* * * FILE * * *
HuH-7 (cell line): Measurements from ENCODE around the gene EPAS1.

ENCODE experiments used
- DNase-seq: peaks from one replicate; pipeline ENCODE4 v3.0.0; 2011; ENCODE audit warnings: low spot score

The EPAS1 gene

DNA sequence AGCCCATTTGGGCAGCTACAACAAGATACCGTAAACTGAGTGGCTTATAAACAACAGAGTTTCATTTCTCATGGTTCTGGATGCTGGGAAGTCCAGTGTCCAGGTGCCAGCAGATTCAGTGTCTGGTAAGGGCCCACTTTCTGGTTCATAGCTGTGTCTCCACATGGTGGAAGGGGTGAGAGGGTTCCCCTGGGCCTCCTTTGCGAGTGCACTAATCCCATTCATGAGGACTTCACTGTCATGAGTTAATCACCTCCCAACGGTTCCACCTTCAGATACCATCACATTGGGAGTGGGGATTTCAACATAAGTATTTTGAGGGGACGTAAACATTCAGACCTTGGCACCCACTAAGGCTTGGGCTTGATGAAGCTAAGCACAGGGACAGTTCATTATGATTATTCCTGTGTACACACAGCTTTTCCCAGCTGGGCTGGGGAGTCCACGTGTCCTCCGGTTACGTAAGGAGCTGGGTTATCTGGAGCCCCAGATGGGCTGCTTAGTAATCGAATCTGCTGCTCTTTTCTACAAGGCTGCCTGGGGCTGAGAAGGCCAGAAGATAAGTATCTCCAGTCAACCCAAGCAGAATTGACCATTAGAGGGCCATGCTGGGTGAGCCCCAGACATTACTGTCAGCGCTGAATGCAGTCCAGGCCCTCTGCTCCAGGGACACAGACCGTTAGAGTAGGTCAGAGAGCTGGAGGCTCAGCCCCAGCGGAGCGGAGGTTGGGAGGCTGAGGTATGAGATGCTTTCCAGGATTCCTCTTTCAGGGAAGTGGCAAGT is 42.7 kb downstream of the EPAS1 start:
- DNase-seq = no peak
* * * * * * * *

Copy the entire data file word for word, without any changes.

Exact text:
HuH-7 (cell line): Measurements from ENCODE around the gene EPAS1.

ENCODE experiments used
- DNase-seq: peaks from one replicate; pipeline ENCODE4 v3.0.0; 2011; ENCODE audit warnings: low spot score

The EPAS1 gene

DNA sequence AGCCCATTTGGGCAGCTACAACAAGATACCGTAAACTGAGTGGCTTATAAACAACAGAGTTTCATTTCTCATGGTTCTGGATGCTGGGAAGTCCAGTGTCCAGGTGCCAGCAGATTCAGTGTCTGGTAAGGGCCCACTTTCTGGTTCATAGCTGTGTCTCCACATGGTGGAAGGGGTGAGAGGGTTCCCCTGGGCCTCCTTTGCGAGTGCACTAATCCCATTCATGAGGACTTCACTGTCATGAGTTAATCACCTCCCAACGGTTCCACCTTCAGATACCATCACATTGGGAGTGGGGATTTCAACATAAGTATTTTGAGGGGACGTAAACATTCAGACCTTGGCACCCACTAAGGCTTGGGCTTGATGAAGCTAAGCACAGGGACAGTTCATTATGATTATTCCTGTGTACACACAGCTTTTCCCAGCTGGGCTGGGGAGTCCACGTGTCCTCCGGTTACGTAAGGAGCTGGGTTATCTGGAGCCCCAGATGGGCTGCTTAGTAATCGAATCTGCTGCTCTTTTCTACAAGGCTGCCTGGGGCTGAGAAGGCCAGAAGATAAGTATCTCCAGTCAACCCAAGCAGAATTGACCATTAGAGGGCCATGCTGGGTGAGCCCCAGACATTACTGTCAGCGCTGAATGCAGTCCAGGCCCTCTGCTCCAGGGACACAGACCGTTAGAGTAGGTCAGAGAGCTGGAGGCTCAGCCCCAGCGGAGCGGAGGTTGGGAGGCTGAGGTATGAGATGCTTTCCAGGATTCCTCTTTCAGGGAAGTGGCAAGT is 42.7 kb downstream of the EPAS1 start:
- DNase-seq = no peak